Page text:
An accomplished landscape and portrait painter, Thomas Hill gained his early academic training at the Pennsylvania Academy of the Fine Arts in Philadelphia, where he studied under Peter Rothermel. He traveled through the East, spending much time painting the White Mountains in New Hampshire with leading Hudson River School artists as Asher B. Durand and George Inness. Stricken with tuberculosis, Hill moved to California and settled in San Francisco in 1861. Inspired by the dramatic landscape of California, he opened a studio in Yosemite, near the Wawona Hotel where he found financial success selling his works to visitors.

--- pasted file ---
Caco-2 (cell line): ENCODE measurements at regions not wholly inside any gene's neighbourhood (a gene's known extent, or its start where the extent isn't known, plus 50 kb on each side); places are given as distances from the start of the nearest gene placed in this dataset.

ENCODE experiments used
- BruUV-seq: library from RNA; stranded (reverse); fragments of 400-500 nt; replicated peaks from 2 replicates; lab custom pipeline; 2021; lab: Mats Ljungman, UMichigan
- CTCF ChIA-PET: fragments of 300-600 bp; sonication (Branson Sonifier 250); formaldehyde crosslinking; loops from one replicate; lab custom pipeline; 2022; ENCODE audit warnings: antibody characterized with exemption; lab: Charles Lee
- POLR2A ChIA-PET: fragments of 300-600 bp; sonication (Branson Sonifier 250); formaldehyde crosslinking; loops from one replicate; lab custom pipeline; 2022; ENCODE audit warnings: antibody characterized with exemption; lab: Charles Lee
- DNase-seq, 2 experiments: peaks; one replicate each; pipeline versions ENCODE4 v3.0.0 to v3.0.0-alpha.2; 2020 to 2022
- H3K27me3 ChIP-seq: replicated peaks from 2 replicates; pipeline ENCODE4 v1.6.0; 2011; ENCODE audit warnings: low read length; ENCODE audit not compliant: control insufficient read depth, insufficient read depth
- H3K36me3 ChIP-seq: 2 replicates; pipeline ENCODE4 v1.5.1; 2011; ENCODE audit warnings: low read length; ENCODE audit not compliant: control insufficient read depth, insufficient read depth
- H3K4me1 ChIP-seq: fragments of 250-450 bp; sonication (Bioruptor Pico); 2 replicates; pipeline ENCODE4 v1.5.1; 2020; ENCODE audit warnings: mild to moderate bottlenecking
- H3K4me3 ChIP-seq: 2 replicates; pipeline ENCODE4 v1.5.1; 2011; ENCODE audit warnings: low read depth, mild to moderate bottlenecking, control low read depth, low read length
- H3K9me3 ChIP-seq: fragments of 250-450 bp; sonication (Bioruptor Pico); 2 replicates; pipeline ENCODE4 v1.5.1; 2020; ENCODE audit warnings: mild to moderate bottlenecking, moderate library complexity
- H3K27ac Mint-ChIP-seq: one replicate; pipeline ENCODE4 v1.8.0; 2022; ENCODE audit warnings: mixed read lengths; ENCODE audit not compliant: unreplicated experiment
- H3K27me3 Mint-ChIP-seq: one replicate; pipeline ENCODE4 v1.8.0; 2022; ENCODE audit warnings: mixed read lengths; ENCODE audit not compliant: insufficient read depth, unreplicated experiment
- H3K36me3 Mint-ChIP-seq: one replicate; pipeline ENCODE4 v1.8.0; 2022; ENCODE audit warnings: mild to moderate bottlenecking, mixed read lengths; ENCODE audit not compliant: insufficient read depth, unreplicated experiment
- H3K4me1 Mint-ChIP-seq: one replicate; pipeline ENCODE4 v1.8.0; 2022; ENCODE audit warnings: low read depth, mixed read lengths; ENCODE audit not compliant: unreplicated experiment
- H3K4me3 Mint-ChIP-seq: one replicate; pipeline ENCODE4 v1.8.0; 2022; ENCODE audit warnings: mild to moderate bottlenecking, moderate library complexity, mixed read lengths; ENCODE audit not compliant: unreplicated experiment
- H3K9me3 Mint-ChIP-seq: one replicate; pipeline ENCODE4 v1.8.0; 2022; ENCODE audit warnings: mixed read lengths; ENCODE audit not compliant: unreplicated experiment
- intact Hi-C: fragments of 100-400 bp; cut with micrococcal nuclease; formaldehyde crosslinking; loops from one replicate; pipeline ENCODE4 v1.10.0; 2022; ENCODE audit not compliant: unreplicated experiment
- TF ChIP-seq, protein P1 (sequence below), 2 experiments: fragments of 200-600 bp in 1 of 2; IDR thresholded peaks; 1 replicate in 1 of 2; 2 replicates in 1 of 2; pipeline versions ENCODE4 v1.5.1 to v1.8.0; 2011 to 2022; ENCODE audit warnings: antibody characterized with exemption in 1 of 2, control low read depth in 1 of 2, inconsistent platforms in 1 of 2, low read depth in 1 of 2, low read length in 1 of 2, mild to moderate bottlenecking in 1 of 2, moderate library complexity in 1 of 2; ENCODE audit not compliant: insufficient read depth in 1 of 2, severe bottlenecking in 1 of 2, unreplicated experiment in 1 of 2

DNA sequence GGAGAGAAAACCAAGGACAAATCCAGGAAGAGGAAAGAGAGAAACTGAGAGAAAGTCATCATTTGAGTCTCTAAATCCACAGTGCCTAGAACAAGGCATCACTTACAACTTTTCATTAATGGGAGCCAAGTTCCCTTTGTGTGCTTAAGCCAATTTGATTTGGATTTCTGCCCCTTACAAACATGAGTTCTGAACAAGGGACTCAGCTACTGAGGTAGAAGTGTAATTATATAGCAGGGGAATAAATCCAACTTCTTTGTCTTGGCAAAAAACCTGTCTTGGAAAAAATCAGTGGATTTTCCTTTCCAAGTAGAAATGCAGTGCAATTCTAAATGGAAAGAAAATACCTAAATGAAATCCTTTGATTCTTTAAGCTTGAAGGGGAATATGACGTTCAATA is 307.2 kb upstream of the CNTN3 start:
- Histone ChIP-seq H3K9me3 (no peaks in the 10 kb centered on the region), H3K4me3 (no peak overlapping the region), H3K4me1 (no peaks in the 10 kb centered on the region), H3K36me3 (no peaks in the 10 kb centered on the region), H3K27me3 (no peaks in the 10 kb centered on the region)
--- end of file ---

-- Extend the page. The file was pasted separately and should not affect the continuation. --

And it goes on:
Hill was among the first painters to arrive in California with the expressed purpose of depicting the majesty and beauty of the California landscape. Beginning in the 1860s, the artist executed canvases that evoked the pristine qualities of the great western expanse, and specifically the dramatic topography of Yosemite. Painted in 1879, Royal Arches and Domes of Yosemite is a rare early depiction of the artist's best-known subject. In contrast to his many large canvases of often dramatic scale, the present painting provides a more intimate view of the Yosemite interior while still capturing the distinct atmosphere and grandeur of the river valley. Hill has rendered Half Dome with a soft hazy pink light, setting apart its distance and vastness from the splendor of the figures entering the water in the foreground. The overall effect is one of quietude set against the inspiring majesty and limitless quality of the Western American landscape.